Why are Hispanics identifying as white?

The 2010 official US Census form.

Story highlights

  • Eric Liu: Pew study of census data shows many Hispanics now identifying as white
  • Liu: It could have implications in national politics, but mainly tells us about our views on race
  • He says longer Hispanics had been in U.S., more likely they were to check "white"
  • Liu: Danger in treating whiteness as ideal social baseline; America is and should be colorful

For all the complexity of our national complexion, Americans still too often think that white makes right.

Consider a new study of census returns reported on by the Pew Research Center. It showed, apparently, that significant numbers of Hispanics are now identifying as white. The research was presented at the recent Population Association of America meeting.

Some news reports suggested that Hispanics, rather than solidifying a distinct ethnic identity and becoming the driving force of a "majority-minority" future, might instead try to be just the latest group of immigrants, such as Italians or Jews, to "become white."

Such a shift, if it's real, has potentially big implications.

Eric Liu

Think about national politics, where the Republican Party plays to a shrinking, aging and increasingly anxious base of white voters. If large numbers of Hispanics were to start thinking of themselves as white, that could alter the calculations and rhetoric of the GOP.

But it turns out such scenarios are at best premature. What the new research really appears to reveal is just how confused we continue to be about race -- and how, even amidst this confusion, whiteness remains a dangerously malleable idea that Americans must deal with more candidly.

Let's start with the three points of confusion that Pew's report on the new research revealed.

First, and most basic, is a statement that has been repeated yet ignored so often that it's like the fine print in an ad: "Hispanics can be of any race."

That means there are black, white, even Asian Hispanics. The label "Hispanic" -- meaning, "with origins or heritage in Spanish-speaking countries" -- was intended by the census to be a category of linguistic and ethnic heritage, not an official "race" of its own.

Yet in recent decades, Hispanics or Latinos have indeed begun to forge a cross-cutting identity that can feel like a racial category (shorthanded as "brown") and is sometimes set beside the other major blocs of America's racial color grid. So Hispanics can be at once a race and not a race. It's no wonder that media coverage of Hispanics can be muddled.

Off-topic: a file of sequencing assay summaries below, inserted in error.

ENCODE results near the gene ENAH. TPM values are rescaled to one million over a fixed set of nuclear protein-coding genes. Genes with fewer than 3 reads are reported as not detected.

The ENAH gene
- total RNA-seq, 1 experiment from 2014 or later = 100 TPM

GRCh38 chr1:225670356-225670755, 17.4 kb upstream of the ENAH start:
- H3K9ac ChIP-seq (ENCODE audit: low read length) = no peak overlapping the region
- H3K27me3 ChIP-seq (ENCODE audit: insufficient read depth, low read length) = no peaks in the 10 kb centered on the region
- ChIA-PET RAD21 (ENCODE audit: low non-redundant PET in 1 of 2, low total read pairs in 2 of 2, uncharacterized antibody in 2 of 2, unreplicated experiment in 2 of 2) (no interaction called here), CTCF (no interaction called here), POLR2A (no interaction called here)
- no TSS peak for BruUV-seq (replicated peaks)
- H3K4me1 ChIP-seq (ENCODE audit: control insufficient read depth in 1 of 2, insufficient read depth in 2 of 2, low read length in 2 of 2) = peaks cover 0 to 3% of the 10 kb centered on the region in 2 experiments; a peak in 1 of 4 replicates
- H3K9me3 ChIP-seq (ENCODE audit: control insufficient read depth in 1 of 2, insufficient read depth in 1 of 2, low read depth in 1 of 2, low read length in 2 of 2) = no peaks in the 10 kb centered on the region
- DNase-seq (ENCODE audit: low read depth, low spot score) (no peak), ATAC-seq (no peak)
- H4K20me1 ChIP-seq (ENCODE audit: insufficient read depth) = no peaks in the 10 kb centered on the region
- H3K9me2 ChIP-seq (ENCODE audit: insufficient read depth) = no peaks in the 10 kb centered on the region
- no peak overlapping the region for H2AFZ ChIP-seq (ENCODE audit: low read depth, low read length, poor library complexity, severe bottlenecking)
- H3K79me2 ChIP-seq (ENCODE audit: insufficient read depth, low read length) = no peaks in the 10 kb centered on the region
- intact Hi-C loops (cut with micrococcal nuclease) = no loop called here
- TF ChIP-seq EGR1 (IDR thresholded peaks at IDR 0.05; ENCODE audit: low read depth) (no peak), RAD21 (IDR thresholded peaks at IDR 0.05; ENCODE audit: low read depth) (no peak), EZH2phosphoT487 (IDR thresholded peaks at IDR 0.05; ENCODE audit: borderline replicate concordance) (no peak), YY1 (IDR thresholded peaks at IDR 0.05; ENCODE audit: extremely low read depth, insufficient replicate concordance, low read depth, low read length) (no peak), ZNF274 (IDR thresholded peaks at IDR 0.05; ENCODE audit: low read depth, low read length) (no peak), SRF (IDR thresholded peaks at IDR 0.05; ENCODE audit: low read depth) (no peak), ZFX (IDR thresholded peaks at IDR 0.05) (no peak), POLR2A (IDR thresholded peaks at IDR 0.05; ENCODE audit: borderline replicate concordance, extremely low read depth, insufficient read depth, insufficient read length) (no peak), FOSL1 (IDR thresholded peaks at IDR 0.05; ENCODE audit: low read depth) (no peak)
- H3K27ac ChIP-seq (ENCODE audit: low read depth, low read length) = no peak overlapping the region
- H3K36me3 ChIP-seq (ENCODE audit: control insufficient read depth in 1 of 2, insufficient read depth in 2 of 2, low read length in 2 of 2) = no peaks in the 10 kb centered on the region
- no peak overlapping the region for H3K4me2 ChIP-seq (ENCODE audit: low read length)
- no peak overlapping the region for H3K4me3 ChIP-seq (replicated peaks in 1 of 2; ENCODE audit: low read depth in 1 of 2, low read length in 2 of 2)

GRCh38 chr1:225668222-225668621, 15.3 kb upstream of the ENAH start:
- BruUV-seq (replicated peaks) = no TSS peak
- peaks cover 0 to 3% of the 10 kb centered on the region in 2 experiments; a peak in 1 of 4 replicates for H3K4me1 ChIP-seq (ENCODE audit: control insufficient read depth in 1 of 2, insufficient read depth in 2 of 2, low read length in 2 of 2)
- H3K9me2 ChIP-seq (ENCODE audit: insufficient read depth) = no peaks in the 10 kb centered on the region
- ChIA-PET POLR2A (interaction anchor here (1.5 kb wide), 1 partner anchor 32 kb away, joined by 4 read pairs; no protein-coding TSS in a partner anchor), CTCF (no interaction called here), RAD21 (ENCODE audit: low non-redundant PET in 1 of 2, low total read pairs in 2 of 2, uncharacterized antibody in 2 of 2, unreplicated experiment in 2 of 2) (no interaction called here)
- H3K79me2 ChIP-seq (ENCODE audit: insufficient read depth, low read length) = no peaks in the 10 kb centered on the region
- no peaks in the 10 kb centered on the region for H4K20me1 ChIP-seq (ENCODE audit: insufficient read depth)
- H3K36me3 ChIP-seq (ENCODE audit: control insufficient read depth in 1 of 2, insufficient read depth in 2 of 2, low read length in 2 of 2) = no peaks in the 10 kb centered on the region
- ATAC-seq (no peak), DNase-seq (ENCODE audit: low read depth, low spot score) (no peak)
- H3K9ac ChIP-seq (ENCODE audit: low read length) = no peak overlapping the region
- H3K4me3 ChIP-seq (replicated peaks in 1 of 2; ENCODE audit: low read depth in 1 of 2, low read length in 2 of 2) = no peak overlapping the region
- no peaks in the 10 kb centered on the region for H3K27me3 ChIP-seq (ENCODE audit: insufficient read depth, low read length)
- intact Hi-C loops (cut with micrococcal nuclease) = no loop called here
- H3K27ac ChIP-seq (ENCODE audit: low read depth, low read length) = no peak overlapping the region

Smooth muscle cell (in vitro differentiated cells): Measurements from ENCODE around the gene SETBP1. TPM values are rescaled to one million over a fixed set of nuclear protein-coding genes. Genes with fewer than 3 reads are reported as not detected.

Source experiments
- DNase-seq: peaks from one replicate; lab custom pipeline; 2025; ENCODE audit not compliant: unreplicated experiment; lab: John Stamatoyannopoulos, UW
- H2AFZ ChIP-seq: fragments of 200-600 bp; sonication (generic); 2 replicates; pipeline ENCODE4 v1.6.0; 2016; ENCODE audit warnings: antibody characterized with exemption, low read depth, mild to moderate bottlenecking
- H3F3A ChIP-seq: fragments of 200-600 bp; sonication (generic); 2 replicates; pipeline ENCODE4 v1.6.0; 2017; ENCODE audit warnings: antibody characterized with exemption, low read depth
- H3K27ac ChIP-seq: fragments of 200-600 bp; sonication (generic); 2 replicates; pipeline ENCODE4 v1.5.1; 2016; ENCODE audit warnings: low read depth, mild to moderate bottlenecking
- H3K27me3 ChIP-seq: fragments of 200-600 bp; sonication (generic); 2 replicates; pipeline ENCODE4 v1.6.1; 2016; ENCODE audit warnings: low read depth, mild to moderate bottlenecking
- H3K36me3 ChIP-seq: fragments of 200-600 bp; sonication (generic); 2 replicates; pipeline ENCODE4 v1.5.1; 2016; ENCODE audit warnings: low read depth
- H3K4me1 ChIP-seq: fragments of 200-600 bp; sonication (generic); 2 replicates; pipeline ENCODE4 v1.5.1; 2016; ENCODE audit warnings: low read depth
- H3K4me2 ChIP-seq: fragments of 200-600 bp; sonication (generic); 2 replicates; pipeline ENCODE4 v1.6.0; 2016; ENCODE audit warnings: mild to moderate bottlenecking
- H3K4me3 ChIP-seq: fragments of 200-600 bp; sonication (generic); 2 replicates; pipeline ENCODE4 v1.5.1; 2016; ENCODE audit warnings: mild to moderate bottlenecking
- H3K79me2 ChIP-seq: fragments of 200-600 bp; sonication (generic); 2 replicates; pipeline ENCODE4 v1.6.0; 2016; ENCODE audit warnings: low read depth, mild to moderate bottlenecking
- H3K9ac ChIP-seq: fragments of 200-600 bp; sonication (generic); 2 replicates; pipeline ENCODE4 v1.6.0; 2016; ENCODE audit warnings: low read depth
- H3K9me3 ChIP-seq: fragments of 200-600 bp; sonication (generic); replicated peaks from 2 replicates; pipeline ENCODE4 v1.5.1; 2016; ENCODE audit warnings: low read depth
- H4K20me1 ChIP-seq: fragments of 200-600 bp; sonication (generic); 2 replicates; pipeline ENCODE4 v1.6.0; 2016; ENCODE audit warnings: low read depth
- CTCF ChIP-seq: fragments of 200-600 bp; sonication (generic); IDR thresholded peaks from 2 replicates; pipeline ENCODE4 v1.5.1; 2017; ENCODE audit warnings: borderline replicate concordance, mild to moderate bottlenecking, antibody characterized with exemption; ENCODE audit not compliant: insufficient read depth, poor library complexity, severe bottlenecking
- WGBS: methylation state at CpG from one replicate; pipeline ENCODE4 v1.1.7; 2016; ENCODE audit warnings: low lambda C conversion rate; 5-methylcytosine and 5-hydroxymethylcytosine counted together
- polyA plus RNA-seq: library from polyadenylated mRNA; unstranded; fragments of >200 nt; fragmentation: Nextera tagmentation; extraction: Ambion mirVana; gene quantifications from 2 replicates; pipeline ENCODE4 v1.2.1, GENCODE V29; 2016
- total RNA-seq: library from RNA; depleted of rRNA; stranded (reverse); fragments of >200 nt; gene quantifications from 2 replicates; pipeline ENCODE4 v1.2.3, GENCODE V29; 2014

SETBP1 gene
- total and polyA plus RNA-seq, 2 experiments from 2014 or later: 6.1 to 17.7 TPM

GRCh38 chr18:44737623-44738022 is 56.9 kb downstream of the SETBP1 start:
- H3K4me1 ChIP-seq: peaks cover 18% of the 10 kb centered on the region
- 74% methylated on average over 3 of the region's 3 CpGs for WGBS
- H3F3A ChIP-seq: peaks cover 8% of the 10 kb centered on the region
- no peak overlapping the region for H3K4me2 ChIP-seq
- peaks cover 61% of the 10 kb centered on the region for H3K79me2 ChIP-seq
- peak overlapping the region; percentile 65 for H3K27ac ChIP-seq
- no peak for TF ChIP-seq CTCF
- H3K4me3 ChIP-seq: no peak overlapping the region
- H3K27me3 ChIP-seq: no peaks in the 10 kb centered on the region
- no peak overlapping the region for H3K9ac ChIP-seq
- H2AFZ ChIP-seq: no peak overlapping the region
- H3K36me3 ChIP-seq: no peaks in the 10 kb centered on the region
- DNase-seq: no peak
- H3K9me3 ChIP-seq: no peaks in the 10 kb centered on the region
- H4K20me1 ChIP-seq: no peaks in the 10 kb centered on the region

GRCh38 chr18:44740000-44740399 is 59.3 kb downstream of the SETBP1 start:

The second point of confusion is that the new research did not in fact find a Hispanic flight to whiteness.

What it found was that growing numbers of Hispanics, when told by government forms that they were not a race unto themselves and that they had to choose a race, chose the category called "white." As the study authors noted, this reflected the convolutions and limits of the census forms (which are to change in 2020) at least as much any underlying yearning among Hispanics to be white.

But this brings us to the third point of confusion, which is that to the extent that some Hispanics did in fact want to be seen as white rather than Hispanic, they were using the clumsy language of color to express the subtle reality of class.

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An earlier Pew report indicated that the longer their families had been in America, the more likely Hispanics were to check the "white" box. This suggests that the way Americans say "upward mobility for immigrants" or "mainstream integration" is still too often "becoming white."

Indeed, sometimes our national discourse on race proceeds as if it were all about groups of color vying to be acknowledged, while white people sit back and watch. The invention of panethnic categories such as "Latino" or "Asian American," categories that take on a racial life of their own, is in part a reaction to the white-norming of politics and pop culture. But it's also a time-tested, all-American tradition. For proof, look no further than the invention of the white race itself.

The great waves of immigration in the 19th and 20th centuries -- to say nothing of the baroque rules of racial categorization in the slaveholding South -- showed that Americans have always been deviously flexible about deciding who gets to be white. At first the Irish weren't, then they were. Same with the Italians and Jews.

In more recent times, Asian Americans who've achieved in visible ways have been granted "honorary white" status (wanted or not), while some people of color seeking middle-class success have been accused by their co-ethnics of "acting white" (whether they thought of it that way or not).

The great risk, underscored by the reactions to the new research, is that we go on unthinkingly treating whiteness as the ideal and social baseline of American life.

That's harmful because it subordinates people whose backgrounds aren't "white" and because it stunts the capacity of all people -- not least poor and working-class whites -- to name and reckon with class divides and inequality.

I propose a better way of talking about what third- or fourth-generation Hispanics, or ambitious new arrivals in Chinatown, or resilient African American first-in-the-family college students are all doing. They're not becoming white. They're becoming American.

And to become American is now a more colorful, complex and class-bound undertaking than it has ever been. Let's learn to see it that way.

Correction: An earlier version of this article misidentified the source of the new research reported on by Pew. It was presented at the Annual Population Association of America meeting.

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